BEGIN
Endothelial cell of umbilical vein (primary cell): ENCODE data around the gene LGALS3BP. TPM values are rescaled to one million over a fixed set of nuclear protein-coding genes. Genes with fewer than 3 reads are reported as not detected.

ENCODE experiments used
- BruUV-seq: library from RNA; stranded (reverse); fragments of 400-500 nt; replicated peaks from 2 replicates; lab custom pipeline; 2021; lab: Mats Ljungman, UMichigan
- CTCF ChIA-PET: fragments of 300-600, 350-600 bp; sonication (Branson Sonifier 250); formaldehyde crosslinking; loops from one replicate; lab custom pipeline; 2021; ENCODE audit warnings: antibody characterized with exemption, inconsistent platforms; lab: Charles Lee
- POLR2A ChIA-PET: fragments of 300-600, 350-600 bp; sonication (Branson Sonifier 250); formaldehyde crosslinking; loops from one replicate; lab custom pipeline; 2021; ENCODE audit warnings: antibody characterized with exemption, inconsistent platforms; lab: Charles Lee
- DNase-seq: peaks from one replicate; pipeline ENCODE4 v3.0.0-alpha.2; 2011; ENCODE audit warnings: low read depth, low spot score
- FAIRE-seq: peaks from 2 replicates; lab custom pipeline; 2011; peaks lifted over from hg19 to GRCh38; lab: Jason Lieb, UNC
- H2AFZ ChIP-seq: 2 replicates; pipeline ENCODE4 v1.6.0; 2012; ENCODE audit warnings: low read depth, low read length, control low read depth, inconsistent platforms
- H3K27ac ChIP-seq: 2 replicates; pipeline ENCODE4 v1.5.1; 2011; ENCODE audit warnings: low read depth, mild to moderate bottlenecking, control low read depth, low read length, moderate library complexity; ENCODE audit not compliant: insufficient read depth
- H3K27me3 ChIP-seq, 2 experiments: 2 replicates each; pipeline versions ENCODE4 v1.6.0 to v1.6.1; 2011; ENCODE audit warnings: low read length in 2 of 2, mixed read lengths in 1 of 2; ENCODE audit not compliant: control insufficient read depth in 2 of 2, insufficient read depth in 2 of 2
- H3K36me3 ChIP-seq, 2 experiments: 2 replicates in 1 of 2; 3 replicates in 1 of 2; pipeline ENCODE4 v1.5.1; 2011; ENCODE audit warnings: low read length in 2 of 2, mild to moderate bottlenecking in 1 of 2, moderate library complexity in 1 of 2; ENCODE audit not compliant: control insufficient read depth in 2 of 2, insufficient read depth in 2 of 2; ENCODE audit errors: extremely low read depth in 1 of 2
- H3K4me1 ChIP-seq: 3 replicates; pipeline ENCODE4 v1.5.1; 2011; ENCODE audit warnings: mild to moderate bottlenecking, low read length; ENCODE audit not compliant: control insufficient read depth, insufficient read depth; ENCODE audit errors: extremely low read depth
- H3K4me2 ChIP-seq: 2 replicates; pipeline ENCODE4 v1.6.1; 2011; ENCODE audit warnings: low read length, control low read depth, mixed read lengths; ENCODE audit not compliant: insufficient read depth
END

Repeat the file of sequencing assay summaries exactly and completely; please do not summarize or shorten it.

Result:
Endothelial cell of umbilical vein (primary cell): ENCODE data around the gene LGALS3BP. TPM values are rescaled to one million over a fixed set of nuclear protein-coding genes. Genes with fewer than 3 reads are reported as not detected.

ENCODE experiments used
- BruUV-seq: library from RNA; stranded (reverse); fragments of 400-500 nt; replicated peaks from 2 replicates; lab custom pipeline; 2021; lab: Mats Ljungman, UMichigan
- CTCF ChIA-PET: fragments of 300-600, 350-600 bp; sonication (Branson Sonifier 250); formaldehyde crosslinking; loops from one replicate; lab custom pipeline; 2021; ENCODE audit warnings: antibody characterized with exemption, inconsistent platforms; lab: Charles Lee
- POLR2A ChIA-PET: fragments of 300-600, 350-600 bp; sonication (Branson Sonifier 250); formaldehyde crosslinking; loops from one replicate; lab custom pipeline; 2021; ENCODE audit warnings: antibody characterized with exemption, inconsistent platforms; lab: Charles Lee
- DNase-seq: peaks from one replicate; pipeline ENCODE4 v3.0.0-alpha.2; 2011; ENCODE audit warnings: low read depth, low spot score
- FAIRE-seq: peaks from 2 replicates; lab custom pipeline; 2011; peaks lifted over from hg19 to GRCh38; lab: Jason Lieb, UNC
- H2AFZ ChIP-seq: 2 replicates; pipeline ENCODE4 v1.6.0; 2012; ENCODE audit warnings: low read depth, low read length, control low read depth, inconsistent platforms
- H3K27ac ChIP-seq: 2 replicates; pipeline ENCODE4 v1.5.1; 2011; ENCODE audit warnings: low read depth, mild to moderate bottlenecking, control low read depth, low read length, moderate library complexity; ENCODE audit not compliant: insufficient read depth
- H3K27me3 ChIP-seq, 2 experiments: 2 replicates each; pipeline versions ENCODE4 v1.6.0 to v1.6.1; 2011; ENCODE audit warnings: low read length in 2 of 2, mixed read lengths in 1 of 2; ENCODE audit not compliant: control insufficient read depth in 2 of 2, insufficient read depth in 2 of 2
- H3K36me3 ChIP-seq, 2 experiments: 2 replicates in 1 of 2; 3 replicates in 1 of 2; pipeline ENCODE4 v1.5.1; 2011; ENCODE audit warnings: low read length in 2 of 2, mild to moderate bottlenecking in 1 of 2, moderate library complexity in 1 of 2; ENCODE audit not compliant: control insufficient read depth in 2 of 2, insufficient read depth in 2 of 2; ENCODE audit errors: extremely low read depth in 1 of 2
- H3K4me1 ChIP-seq: 3 replicates; pipeline ENCODE4 v1.5.1; 2011; ENCODE audit warnings: mild to moderate bottlenecking, low read length; ENCODE audit not compliant: control insufficient read depth, insufficient read depth; ENCODE audit errors: extremely low read depth
- H3K4me2 ChIP-seq: 2 replicates; pipeline ENCODE4 v1.6.1; 2011; ENCODE audit warnings: low read length, control low read depth, mixed read lengths; ENCODE audit not compliant: insufficient read depth